Government has made progress reducing its greenhouse gas emissions, but the way public bodies measure and report this varies significantly, according to the National Audit Office (NAO).
Since 2011, central government bodies (government departments and their partner organisations) have agreed targets with the Department for Business, Energy and Industrial Strategy (BEIS) to reduce their greenhouse gas emissions through the Greening Government Commitments (GGCs). The current GGC targets set by BEIS in negotiation with individual departments specify the reductions departments are expected to achieve by 2024-25, compared to a 2017-18 baseline.1 Government has committed to align these GGC targets with a trajectory to achieve net zero by 2050.
There is no single department at the centre of government that holds overall responsibility for the framework for measuring and reporting of public sector greenhouse gas emissions. The Department for Environment, Food and Rural Affairs (Defra) has responsibility for GGCs. BEIS leads on net zero, and the emissions-related aspects of the GGCs. HM Treasury (HMT) sets sustainability reporting requirements for annual reports and accounts.
By 2020, central government reported that it had reduced its greenhouse gas emissions by 50% compared with 2009-10 – and had therefore achieved its combined GGC target. Government attributes this to the improved management of the government estate and the decarbonisation of the national grid. However, the GGCs do not give a full picture of progress in reducing greenhouse gas emissions across the public sector. Emissions from the wider public sector, for example hospitals, schools and local authorities, are outside the scope of GGCs.
It is not clear that the GGC 2021-2025 targets are sufficiently ambitious. The Net Zero Strategy stated an aim to reduce greenhouse gas emissions from public buildings by 50% by 2032, and by 75% by the end of 2037, compared with 2017 levels. The GGC emissions reduction targets for individual departments range from 10% to 43%. BEIS does not currently know whether together these will achieve the 25% reduction in aggregate emissions by 2025, which is needed to stay on course to meet the 2032 target.
Some public bodies have found it challenging to navigate the range of guidance about how to measure and report greenhouse gas emissions. HM Treasury, BEIS, Defra and the Cabinet Office all publish guidance, so organisations have to cross-check multiple documents to ensure nothing is missed. There is no single location bringing this information together.
Not all departments are fully measuring their greenhouse gas emissions. The NAO found that for 2018-19 – before reporting was suspended during the COVID-19 pandemic – only nine of 21 government departments fully met HMT’s reporting requirements in their annual report and accounts.
Some central government organisations are using data to assess the cost implications of reducing their greenhouse gas emissions. The NAO examined nine organisations and found that Defence Equipment and Support and the Department for Work and Pensions had estimated the cost of decarbonising some of their operations. Some organisations had made plans to reduce the financial cost of decarbonisation by replacing assets (such as gas or oil-fired boilers) with lower emitting alternatives as part of their routine asset renewal cycle.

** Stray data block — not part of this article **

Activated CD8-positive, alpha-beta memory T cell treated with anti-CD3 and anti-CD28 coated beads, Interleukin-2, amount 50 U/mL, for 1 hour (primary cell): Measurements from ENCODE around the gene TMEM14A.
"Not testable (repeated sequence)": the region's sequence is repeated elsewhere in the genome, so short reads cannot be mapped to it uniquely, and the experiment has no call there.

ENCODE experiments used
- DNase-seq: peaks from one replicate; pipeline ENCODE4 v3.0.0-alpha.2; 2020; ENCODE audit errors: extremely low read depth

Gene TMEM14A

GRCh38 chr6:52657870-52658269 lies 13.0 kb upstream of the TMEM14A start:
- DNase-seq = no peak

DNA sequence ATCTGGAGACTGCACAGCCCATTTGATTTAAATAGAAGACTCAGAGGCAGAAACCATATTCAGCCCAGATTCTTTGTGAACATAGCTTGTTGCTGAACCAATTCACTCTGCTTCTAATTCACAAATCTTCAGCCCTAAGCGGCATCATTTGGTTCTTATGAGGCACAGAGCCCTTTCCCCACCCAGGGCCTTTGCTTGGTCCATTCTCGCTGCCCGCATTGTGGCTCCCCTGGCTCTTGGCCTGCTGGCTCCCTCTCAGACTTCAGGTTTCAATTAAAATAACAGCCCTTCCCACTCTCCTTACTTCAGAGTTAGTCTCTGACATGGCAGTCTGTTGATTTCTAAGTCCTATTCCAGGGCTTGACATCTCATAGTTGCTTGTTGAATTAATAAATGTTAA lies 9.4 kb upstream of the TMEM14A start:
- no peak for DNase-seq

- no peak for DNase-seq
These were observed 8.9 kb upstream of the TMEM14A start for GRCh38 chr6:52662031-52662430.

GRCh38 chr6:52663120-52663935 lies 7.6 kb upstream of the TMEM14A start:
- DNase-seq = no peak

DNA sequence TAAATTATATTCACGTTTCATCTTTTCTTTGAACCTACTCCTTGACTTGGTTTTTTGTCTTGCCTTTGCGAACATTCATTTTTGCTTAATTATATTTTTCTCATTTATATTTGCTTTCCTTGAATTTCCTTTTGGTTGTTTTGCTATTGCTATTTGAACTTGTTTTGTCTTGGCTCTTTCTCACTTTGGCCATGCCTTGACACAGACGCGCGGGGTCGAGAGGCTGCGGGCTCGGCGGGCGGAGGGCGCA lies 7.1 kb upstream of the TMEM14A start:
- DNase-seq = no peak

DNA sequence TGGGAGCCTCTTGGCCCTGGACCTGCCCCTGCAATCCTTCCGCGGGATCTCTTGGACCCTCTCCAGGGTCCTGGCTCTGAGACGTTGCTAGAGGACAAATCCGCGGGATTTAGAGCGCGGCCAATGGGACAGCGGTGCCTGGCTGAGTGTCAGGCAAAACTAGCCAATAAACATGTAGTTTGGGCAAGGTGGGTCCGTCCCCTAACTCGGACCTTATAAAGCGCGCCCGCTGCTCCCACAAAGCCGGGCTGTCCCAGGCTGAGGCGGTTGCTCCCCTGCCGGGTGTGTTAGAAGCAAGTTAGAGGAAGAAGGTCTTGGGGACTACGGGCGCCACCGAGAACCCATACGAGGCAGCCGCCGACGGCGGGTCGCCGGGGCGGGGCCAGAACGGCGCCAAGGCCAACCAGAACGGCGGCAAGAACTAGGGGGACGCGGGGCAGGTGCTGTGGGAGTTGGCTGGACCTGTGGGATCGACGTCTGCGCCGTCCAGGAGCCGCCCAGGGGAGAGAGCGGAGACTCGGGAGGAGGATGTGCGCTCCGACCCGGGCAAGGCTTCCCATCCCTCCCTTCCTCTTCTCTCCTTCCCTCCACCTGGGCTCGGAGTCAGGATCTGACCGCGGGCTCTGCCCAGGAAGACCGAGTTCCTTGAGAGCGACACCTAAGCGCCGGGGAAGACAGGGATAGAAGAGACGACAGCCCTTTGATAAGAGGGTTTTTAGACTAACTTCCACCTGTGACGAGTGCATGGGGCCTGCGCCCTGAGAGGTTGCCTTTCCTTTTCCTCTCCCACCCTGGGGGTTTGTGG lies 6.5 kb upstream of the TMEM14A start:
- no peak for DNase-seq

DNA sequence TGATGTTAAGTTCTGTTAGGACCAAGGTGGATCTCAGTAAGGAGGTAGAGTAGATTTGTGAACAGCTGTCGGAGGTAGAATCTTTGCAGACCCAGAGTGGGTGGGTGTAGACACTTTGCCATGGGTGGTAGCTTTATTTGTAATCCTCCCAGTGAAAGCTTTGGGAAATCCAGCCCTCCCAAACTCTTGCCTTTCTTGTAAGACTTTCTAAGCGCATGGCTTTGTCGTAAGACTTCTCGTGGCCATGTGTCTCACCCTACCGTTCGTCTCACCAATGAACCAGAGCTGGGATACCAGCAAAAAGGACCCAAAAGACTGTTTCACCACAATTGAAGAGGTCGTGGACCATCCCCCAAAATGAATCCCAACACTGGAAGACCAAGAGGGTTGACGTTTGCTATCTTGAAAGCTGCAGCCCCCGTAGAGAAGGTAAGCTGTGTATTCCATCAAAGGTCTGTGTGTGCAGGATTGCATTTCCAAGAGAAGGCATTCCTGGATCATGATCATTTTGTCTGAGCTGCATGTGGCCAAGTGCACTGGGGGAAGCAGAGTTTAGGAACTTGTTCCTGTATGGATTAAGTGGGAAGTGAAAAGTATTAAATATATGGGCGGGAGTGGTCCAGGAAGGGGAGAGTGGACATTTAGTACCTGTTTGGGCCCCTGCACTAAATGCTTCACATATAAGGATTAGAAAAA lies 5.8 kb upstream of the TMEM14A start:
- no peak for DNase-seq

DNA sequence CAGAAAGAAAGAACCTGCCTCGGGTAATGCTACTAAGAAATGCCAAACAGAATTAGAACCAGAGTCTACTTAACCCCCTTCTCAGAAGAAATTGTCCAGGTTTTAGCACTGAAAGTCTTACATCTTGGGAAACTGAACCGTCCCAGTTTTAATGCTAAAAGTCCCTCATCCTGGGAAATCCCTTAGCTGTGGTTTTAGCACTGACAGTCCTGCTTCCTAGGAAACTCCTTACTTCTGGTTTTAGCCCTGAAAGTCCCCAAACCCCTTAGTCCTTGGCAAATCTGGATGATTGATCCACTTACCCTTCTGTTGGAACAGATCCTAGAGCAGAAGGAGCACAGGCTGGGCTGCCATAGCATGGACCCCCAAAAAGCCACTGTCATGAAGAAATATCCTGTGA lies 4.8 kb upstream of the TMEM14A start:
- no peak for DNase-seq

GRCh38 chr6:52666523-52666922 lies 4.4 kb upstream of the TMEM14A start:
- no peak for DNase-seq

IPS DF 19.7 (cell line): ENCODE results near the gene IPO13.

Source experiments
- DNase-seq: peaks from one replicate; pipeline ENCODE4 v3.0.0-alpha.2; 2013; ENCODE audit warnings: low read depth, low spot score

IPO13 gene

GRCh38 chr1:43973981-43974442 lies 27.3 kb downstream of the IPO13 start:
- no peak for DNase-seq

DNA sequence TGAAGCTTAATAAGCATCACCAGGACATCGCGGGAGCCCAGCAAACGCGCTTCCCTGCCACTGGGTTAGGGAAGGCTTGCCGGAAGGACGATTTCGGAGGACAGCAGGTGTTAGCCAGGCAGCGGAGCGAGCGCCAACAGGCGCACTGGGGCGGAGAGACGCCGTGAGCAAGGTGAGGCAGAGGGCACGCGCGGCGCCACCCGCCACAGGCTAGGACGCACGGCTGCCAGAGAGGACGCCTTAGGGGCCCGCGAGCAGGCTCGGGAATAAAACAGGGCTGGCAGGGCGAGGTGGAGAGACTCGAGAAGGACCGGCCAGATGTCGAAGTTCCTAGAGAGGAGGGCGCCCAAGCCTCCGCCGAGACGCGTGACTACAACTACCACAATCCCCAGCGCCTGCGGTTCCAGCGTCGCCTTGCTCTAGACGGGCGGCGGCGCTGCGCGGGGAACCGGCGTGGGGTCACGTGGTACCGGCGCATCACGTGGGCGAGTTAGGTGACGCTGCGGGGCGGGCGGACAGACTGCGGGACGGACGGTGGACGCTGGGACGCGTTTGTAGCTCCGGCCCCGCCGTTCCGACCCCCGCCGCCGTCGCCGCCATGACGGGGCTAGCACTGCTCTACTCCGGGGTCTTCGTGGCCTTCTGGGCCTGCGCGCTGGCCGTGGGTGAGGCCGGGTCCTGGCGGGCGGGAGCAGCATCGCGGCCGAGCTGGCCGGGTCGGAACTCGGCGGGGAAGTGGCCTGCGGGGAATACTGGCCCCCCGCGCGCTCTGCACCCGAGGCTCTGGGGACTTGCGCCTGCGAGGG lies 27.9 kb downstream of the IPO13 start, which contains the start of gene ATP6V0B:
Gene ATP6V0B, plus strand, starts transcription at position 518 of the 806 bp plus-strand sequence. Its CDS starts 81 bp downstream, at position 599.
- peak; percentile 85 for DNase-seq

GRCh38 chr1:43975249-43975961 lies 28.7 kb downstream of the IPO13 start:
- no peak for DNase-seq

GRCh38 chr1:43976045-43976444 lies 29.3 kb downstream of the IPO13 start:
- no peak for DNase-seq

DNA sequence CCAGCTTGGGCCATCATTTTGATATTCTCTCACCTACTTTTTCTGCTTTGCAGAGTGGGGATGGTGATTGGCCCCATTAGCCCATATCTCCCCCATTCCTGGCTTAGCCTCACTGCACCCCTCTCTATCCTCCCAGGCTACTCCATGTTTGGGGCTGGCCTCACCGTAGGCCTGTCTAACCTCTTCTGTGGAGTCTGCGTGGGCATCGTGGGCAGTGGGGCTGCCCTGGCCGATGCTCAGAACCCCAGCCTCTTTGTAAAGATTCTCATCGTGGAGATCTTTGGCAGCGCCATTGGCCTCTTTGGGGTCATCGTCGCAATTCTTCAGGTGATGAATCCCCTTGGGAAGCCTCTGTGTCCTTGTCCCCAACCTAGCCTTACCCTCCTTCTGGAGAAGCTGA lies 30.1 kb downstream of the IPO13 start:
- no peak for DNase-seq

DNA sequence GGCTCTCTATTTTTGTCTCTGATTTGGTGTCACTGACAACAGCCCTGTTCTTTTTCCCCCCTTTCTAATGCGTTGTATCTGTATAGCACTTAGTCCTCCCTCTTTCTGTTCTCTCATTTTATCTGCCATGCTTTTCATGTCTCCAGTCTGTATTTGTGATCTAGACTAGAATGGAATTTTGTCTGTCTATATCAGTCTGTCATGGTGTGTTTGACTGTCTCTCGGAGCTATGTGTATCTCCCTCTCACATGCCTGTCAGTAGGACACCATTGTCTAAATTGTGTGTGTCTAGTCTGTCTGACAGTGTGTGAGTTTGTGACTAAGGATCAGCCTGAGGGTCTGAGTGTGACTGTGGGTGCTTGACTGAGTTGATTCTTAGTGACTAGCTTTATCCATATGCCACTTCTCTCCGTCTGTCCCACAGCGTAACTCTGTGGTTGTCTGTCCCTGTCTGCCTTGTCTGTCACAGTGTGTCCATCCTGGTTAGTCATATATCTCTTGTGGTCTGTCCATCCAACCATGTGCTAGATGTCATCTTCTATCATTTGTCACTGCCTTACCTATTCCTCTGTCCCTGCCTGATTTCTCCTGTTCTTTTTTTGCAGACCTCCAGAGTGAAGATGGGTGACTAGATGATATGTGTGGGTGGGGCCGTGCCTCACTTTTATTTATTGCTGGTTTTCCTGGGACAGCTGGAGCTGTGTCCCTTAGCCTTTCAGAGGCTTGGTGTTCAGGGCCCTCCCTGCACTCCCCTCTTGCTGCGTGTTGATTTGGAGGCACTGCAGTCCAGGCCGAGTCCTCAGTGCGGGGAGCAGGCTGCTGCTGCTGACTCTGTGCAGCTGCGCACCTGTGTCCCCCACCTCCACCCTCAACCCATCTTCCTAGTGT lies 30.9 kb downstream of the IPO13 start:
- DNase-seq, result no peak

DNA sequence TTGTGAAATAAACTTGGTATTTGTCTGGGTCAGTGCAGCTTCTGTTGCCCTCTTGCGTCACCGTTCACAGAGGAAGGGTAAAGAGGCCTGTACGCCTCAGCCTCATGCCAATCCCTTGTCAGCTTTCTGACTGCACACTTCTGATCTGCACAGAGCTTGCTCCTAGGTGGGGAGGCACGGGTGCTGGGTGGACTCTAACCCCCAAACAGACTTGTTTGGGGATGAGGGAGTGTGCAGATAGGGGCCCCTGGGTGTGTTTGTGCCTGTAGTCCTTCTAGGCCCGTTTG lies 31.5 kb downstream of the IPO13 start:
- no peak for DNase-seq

The NAO recommends that BEIS, Defra and HM Treasury streamline greenhouse gas emissions measurement and reporting guidance. BEIS should also ensure that the 2021-2025 GGC targets are aligned to its long-term decarbonisation goals.
“The government has an ambition for the public sector to lead by example during the transition to net zero, but the measurement and reporting of greenhouse gas emissions by public bodies is inconsistent.
“Public bodies face the challenge of navigating various greenhouse gas emissions reporting frameworks without a central source of government guidance. Government now needs to strengthen its leadership and establish a clear standard for the entire public sector to meet.”Gareth Davies, head of the NAO
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Notes for editors
- These targets range from achieving a 10% reduction to a 43% reduction in direct emissions and a 27% to 69% reduction in overall emissions.
- Press notices and reports are available from the date of publication on the NAO website. Hard copies can be obtained by using the relevant links on our website.
About the NAO
The National Audit Office (NAO) scrutinises public spending for Parliament and is independent of government and the civil service. It helps Parliament hold government to account and it uses its insights to help people who manage and govern public bodies improve public services.
The Comptroller and Auditor General (C&AG), Gareth Davies, is an Officer of the House of Commons and leads the NAO. The NAO audits the financial accounts of departments and other public bodies. It also examines and reports on the value for money of how public money has been spent.
In 2020, the NAO’s work led to a positive financial impact through reduced costs, improved service delivery, or other benefits to citizens, of £926 million.